Although it would be helpful for applications like autonomous driving and mobile robotics, monocular estimation of metric depth in general situations has been difficult to achieve. Indoor and outdoor datasets have drastically different RGB and depth distributions, which presents a challenge. Another issue is the inherent scale ambiguity in photos caused by not knowing the camera’s intrinsicity. As expected, most existing monocular depth models either work with indoor or outdoor settings or only estimate scale-invariant depth if trained for both. 

Present metric depth models are frequently trained using a single dataset collected with fixed camera intrinsics, such as an RGBD camera for indoor images or RGB+LIDAR for outdoor scenes. These datasets are typically limited to either indoor or outdoor situations. Such models sacrifice generalizability to sidestep problems brought on by variations in indoor and outdoor depth distributions. Not only that, they aren’t good at generalizing to data that isn’t normally distributed, and they overfit the training dataset’s camera intrinsics. 

Instead of metric depth, the most common method for combining indoor and outdoor data in models is to estimate depth invariant to scale and shift (e.g., MiDaS). Standardizing the depth distributions may eliminate scale ambiguities caused by cameras with varied intrinsics and bring the indoor and outside depth distributions closer together. Training joint indoor-outdoor models that estimate metric depth has recently attracted a lot of attention as a way to bring these various methods together. ZoeDepth attaches two domain-specific heads to MiDaS to handle indoor and outdoor domains, allowing it to convert scale-invariant depth to metric depth.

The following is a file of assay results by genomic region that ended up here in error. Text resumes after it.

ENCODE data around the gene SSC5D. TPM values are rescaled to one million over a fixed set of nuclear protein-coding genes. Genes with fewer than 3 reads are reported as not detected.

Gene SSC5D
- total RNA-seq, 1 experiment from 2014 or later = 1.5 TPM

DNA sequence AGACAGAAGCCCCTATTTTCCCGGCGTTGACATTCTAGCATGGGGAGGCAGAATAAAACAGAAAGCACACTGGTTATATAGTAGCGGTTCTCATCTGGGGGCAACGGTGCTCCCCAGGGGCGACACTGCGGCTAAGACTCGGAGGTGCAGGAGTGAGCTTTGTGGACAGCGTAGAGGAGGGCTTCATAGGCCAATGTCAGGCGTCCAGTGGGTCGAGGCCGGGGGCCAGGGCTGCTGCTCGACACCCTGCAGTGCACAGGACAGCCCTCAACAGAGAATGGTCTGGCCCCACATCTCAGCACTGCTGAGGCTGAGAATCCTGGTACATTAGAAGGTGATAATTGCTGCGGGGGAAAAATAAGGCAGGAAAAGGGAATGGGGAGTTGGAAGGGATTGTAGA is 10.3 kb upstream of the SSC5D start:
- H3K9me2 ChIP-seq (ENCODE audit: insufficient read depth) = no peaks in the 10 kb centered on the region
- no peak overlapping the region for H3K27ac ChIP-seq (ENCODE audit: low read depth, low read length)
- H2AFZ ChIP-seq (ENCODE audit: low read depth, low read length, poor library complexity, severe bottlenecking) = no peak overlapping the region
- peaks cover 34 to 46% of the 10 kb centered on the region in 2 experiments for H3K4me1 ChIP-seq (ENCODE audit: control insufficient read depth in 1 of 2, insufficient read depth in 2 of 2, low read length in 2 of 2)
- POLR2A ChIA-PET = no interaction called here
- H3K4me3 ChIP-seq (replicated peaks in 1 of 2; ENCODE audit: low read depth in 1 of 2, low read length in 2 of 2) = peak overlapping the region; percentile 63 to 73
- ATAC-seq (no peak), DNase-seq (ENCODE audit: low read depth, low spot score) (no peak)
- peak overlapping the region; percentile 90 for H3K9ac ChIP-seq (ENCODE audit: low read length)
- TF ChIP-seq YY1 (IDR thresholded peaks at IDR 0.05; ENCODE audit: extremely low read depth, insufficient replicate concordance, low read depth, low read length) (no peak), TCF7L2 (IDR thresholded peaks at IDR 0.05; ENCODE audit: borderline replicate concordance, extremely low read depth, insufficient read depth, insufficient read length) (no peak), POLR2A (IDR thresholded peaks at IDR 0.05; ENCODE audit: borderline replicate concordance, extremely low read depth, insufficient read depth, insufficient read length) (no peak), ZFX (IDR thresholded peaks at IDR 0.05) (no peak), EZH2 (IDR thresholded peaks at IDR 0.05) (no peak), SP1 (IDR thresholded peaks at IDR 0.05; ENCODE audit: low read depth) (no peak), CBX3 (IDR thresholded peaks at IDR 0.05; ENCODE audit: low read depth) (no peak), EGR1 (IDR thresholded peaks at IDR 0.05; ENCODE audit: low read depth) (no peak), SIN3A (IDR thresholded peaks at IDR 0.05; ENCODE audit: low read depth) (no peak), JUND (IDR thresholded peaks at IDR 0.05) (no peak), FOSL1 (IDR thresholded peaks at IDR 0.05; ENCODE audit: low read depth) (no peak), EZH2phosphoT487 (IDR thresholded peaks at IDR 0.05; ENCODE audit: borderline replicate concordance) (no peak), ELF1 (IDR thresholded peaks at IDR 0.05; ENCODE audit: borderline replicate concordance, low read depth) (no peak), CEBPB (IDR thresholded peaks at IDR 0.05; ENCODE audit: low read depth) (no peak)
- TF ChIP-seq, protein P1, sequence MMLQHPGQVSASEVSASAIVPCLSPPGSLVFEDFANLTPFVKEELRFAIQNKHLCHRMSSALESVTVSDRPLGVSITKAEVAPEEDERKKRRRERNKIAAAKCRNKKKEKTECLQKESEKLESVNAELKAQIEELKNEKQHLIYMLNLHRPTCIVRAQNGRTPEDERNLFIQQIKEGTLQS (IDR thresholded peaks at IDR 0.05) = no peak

Using several important advances, a new Google Research and Google Deepmind study investigates denoising diffusion models for zero-shot metric depth estimation, achieving state-of-the-art performance. Specifically, field-of-view (FOV) augmentation is employed throughout training to enhance generalizability to various camera intrinsics; FOV conditioning is employed during training and inference to resolve intrinsic scale ambiguities, leading to an additional performance gain. The researchers recommend encoding depth in the log scale to use the model’s representation capability better. A more equitable distribution of model capacity between indoor and outdoor situations is achieved by representing depth in the log domain, leading to improved indoor performance. 

Through their investigations, the researchers also discovered that v-parameterization significantly boosts inference speed in neural network denoising. Compared to ZoeDepth, a newly suggested metric depth model, the final model, DMD (Diffusion for Metric Depth), works better. DMD is a straightforward approach to zero-shot metric depth estimation on generic scenes, which is both simple and successful. Specifically, when fine-tuned on the same data, DMD produces substantially less relative depth error than ZoeDepth on all eight out-of-distributed datasets. Adding more data to the training dataset makes things even better.

DMD achieves a SOTA on zero-shot metric depth, with a relative error that is 25% lower on indoor datasets and 33% lower on outdoor datasets than ZoeDepth. It is efficient since it uses v-parameterization for diffusion. 

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Dhanshree Shenwai is a Computer Science Engineer and has a good experience in FinTech companies covering Financial, Cards & Payments and Banking domain with keen interest in applications of AI. She is enthusiastic about exploring new technologies and advancements in today’s evolving world making everyone’s life easy.

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